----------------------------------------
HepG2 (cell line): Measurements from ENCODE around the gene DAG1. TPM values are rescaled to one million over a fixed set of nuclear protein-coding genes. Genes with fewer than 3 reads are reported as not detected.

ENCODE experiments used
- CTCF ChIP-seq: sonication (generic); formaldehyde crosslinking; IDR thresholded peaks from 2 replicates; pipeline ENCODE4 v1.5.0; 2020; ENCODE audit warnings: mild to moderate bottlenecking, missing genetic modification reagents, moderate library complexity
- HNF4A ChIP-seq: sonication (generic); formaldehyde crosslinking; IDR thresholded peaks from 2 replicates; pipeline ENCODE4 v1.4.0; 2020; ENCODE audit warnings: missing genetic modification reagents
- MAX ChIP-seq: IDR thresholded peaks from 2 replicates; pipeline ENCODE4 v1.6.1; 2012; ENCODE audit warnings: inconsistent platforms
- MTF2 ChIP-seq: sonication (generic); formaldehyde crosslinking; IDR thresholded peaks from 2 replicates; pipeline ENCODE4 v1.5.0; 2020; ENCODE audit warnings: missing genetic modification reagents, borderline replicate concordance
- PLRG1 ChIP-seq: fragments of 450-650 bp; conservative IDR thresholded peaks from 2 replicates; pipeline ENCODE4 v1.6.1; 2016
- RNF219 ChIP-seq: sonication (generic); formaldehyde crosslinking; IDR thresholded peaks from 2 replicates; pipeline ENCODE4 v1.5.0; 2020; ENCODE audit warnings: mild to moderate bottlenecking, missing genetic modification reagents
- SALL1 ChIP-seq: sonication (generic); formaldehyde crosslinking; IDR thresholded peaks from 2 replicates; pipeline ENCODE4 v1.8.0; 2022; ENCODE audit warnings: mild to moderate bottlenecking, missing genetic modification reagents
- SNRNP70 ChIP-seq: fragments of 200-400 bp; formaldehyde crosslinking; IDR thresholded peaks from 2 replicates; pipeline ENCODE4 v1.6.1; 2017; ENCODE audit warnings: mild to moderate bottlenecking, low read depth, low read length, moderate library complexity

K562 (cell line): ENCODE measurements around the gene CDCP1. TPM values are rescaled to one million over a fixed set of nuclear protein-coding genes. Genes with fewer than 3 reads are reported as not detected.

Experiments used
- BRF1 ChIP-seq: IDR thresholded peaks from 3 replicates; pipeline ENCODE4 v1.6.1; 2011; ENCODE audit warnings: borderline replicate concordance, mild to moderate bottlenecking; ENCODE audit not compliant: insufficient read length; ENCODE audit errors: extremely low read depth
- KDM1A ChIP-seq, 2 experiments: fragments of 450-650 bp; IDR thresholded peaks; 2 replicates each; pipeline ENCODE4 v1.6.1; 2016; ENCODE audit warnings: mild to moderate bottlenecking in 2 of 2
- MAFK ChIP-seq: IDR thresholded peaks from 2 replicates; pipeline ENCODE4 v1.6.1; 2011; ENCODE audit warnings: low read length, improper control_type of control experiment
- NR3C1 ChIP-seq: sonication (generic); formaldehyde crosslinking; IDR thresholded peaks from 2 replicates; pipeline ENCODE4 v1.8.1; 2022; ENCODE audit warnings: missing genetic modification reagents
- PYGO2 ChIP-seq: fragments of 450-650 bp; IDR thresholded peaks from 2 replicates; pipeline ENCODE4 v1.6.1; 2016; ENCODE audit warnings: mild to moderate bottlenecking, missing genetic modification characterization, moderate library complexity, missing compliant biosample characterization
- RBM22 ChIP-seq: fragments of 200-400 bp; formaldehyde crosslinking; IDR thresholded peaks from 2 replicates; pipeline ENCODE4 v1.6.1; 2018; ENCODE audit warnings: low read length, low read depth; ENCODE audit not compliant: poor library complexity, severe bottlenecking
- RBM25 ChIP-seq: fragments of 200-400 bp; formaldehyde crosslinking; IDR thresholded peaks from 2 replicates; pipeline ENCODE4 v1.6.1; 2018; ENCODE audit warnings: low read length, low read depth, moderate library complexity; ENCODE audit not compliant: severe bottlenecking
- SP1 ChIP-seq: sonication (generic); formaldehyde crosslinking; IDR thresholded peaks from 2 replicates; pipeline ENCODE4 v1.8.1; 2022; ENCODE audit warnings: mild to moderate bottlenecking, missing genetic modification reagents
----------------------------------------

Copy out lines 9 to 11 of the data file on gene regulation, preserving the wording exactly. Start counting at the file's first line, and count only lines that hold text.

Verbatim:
- SALL1 ChIP-seq: sonication (generic); formaldehyde crosslinking; IDR thresholded peaks from 2 replicates; pipeline ENCODE4 v1.8.0; 2022; ENCODE audit warnings: mild to moderate bottlenecking, missing genetic modification reagents
- SNRNP70 ChIP-seq: fragments of 200-400 bp; formaldehyde crosslinking; IDR thresholded peaks from 2 replicates; pipeline ENCODE4 v1.6.1; 2017; ENCODE audit warnings: mild to moderate bottlenecking, low read depth, low read length, moderate library complexity

K562 (cell line): ENCODE measurements around the gene CDCP1. TPM values are rescaled to one million over a fixed set of nuclear protein-coding genes. Genes with fewer than 3 reads are reported as not detected.